The dog tag


When it was new, this dog tag I wear, it was blue with white lettering. It came in the mail one day, an unexpected and treasured gift. It wasn’t my name on the dog tag but it would be mine to wear and wear it I did, and do still.

Like most Americans I was shocked, horrified, and angered at the cowardly attack on civilians on September 11, 2001. A large number of young men and women enlisted in the nation’s armed forces as a result of the attack on their country and took the fight to the enemy on his own soil. There were also those who had previously served in the military who either re-entered or attempted to re-enter the military. I even filled out the forms online to be considered but my age, 50 at the time, and two bad knees, served as reminders that, while the Marines were still “looking for a few good men,” my time had come and gone.

Wanting to do something, I decided to write an article honoring those Marine veterans, serving as police officers or firefighters, who had rushed into the danger everyone was running from and into the inferno of the Twin Towers and had perished on that day. I don’t recall where I obtained the names but I did and named every one of these selfless heroes in the article. It seemed so little a thing to do but it was important that I do it. I might not be able to properly honor the 3,000 who were murdered but I could name these few good men.

The article was published in The Citizen newspaper in my home area and was later picked up and published as a letter to the editor in Leatherneck magazine. It was named the “Letter of the Month,” by the magazine’s editors. I didn’t know any of those I named but they were Marines and, as all Marines will understand, it was enough to cement the bond and loss I felt.

A few weeks later, I received a small package in the mail. I opened it and found the blue and white dog tag. The inscription on the dog tag read:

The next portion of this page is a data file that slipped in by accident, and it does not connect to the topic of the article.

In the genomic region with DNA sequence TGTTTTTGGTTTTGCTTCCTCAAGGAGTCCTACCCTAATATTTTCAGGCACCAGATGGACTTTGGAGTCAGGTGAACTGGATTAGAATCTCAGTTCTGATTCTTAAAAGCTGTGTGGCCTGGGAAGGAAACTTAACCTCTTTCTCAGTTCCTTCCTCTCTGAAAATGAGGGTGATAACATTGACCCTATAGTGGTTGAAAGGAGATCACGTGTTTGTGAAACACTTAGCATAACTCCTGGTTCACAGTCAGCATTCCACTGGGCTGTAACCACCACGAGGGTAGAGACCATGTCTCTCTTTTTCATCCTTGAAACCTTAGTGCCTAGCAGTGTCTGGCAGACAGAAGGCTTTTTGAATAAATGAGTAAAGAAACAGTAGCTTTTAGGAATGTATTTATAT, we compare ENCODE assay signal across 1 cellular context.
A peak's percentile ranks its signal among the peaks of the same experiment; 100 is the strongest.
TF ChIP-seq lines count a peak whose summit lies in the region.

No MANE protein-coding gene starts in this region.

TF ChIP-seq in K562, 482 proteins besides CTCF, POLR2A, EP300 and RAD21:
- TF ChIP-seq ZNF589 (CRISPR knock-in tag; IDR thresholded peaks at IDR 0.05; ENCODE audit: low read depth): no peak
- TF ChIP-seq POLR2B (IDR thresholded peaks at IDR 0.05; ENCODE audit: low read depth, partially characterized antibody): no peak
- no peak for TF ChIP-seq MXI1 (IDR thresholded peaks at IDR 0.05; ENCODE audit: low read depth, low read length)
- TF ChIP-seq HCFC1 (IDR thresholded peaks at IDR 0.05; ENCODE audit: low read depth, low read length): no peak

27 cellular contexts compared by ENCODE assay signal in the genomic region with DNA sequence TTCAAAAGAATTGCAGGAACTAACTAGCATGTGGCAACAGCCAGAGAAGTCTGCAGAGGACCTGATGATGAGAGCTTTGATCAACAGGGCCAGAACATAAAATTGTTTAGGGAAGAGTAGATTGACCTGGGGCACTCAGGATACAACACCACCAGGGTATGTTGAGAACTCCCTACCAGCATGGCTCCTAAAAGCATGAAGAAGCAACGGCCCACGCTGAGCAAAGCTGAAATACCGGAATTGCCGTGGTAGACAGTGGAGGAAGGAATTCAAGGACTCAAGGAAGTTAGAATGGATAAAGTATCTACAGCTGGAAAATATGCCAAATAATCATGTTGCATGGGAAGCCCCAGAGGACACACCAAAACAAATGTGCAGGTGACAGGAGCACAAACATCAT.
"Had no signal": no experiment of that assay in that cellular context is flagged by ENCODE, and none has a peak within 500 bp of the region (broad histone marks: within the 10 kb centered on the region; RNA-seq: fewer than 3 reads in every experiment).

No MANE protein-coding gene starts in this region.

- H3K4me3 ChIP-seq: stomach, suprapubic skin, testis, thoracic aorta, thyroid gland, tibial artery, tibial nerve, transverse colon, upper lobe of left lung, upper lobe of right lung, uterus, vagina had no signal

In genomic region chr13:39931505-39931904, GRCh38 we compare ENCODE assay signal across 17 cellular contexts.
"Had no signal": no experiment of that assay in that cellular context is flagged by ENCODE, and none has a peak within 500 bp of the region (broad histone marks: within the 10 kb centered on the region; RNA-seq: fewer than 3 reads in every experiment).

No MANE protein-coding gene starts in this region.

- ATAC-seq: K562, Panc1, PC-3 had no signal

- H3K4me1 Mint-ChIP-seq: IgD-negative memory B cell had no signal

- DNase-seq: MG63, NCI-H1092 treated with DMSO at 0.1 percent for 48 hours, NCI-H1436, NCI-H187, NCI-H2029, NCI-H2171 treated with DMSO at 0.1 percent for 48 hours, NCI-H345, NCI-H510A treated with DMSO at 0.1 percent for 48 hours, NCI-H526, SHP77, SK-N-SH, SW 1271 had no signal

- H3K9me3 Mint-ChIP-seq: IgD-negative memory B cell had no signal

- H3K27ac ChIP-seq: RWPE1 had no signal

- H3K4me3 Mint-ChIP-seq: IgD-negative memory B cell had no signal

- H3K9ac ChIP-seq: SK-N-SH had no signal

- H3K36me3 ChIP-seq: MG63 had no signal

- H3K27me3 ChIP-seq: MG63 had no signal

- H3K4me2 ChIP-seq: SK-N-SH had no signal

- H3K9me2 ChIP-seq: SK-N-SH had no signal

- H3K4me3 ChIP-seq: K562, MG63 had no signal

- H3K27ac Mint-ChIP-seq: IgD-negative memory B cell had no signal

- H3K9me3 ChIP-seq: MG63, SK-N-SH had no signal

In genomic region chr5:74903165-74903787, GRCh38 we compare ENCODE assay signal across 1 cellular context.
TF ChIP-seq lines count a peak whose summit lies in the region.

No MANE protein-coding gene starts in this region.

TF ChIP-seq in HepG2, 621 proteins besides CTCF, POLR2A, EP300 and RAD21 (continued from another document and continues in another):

SEPTEMBER 11, 2001

Thomas Langone was one of the Marines I had named in the article. Somehow the article had found its way into the hands of Officer Langone’s wife and family. The enclosed letter was from her. The dog tag was a gift for writing the article. Within a few days, I was wearing the dog tag.

Having served honorably as a U.S. Marine, Langone continued his life of service and became an NYPD officer where he served for 18 years. He was enrolled at Empire State University, working on a bachelor’s degree with plans to teach after retirement.

Thomas Langone was 39 when he went into the towers. He and his wife, Joann, were the parents of two children, Caitlin, age 12, and Brian, age 10. If my research on social media is accurate, Caitlin was married in 2019 and has earned B.A. and M.S. degrees. She lives in New Jersey. Brian appears to live in California. Mrs. Langone continues to live in New York. Everyone is nearly 20 years older now. But some things you never get over. One may get through them, as most of the 9/11 families have done, but never “over” them.

I continue to wear the dog tag honoring Thomas Langone and, by extension, all the victims and families of America’s tragedy. It’s pretty scuffed up now for the wear of 19 years and some of the blue has faded and worn away but I think it gives the memento character. It’s rare that I take it off for more than just a few minutes.

Thomas Langone had a brother, Peter, age 41, who was a firefighter for the NYFD. Peter and his wife, Terri, were the parents of two daughters, Nikki, 9, and Karli, 5. Thomas and Peter arrived separately at the towers on September 11. Together they served on that terrible day. Together they died.

Thomas Langone was posthumously awarded the Medal of Honor during the Annual Medal Day ceremony on December 4, 2001. The New York City Police Department Medal of Honor is the highest award that may be bestowed upon a member of the service.

On September 9, 2005, all of the public safety officers killed on 9/11 were posthumously awarded the 9/11 Heroes Medal of Valor by President Georgia W. Bush.

On May 1, 2011, under orders of President Barack Obama, members of the U. S. military hunted down Osama bin Laden, mastermind of the attacks, and killed him in a compound at Abbottabad, Pakistan.

[David Epps is the Rector of the Cathedral of Christ the King ( During the crisis, the church is live streaming at 10:00 a.m. on Sundays at He is the bishop of the Diocese of the Mid-South He may contacted at]